Instead, it now stands as a peak from which everything else has been decline: South Africa were losing finalists in 1998, semi-finalists in 2000, quarter-finalists in 2002, third in the group in 2004, bottom of the group in 2006 and 2008, and failed even to qualify in 2010 and 2012.

In fact, South Africa might not have qualified this time round had it not taken over hosting duties from Libya following the conflict there. The stadiums left from the 2012 World Cup give the nation facilities as good as any in the world. Having a Ferrari, though, does not mean you can drive it.

Whether it is down to the Confederation of African Football or the local committee, the organization was shambolic. It takes a special kind of incompetence to take a stadium that hosted the World Cup final 30 months ago and make journalists yearn for the steamy two-row press-box of Malabo in Equitorial Guinea, or the dusty terrace of Benguela, Angola. Nobody expects perfect internet or replays in HD, but a desk might be nice; there was not a single one for the written media.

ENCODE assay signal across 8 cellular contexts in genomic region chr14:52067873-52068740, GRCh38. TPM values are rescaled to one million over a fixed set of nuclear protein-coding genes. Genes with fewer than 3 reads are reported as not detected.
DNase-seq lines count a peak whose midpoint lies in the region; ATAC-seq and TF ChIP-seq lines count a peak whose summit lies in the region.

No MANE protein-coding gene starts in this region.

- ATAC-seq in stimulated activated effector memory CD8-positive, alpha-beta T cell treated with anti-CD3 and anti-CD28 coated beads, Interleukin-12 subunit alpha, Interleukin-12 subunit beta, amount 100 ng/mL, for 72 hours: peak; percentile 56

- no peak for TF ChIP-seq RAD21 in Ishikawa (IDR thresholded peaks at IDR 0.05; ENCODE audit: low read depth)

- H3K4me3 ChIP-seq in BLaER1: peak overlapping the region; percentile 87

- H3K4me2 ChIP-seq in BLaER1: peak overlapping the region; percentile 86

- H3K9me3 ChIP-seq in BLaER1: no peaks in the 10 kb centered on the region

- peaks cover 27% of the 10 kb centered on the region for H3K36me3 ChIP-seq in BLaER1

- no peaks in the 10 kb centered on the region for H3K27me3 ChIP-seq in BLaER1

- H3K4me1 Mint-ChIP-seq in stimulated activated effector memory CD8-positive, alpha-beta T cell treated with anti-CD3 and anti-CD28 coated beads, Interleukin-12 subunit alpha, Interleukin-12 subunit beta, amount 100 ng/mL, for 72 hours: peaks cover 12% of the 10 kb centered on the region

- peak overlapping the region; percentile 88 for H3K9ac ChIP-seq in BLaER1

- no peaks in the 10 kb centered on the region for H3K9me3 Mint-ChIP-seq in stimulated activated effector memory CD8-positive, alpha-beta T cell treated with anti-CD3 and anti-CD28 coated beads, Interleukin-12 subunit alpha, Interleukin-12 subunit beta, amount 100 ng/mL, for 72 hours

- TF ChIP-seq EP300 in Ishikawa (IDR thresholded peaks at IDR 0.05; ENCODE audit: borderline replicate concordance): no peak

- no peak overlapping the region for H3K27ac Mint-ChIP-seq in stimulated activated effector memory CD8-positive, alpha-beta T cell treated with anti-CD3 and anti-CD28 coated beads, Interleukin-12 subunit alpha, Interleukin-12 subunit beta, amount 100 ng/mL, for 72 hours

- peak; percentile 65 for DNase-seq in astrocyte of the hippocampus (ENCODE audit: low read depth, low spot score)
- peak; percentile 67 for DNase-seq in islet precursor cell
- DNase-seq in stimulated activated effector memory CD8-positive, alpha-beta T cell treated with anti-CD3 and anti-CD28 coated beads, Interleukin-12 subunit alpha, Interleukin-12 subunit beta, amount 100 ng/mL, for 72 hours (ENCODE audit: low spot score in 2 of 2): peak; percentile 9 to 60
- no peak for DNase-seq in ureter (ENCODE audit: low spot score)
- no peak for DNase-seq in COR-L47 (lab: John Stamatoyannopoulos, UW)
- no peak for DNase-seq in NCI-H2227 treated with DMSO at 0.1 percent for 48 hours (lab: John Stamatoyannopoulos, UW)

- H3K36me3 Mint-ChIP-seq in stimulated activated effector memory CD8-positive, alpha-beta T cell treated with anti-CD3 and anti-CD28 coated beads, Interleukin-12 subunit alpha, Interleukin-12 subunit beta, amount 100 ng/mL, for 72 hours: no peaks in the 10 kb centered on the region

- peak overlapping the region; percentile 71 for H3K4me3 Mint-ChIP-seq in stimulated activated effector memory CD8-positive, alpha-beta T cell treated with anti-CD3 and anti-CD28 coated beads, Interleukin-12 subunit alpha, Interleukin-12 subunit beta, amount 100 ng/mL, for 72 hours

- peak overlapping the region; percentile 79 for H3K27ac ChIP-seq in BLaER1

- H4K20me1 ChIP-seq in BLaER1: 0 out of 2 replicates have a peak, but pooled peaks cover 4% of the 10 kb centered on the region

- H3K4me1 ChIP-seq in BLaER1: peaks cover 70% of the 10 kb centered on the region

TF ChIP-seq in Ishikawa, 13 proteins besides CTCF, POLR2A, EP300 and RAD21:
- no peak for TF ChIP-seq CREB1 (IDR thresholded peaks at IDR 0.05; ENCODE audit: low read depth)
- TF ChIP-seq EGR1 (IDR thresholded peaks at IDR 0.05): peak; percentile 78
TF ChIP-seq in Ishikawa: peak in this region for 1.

Nor, at the moment, does South Africa have much to put into its stadiums. Under Gordon Igesund, who took over in June, South Africa has tended to play conservative, possession-based football. It might not have been particularly thrilling but the feeling was that control of midfield was a major step to controlling the game and that if it could find either a finisher in form or a dash of creativity, it could prosper. Yet in that opening game, it was almost nihilistically awful. Although Phala Thuso, the right-winger, looked initially dangerous, once Cape Verde had closed him down, South Africa struggled to string three passes together.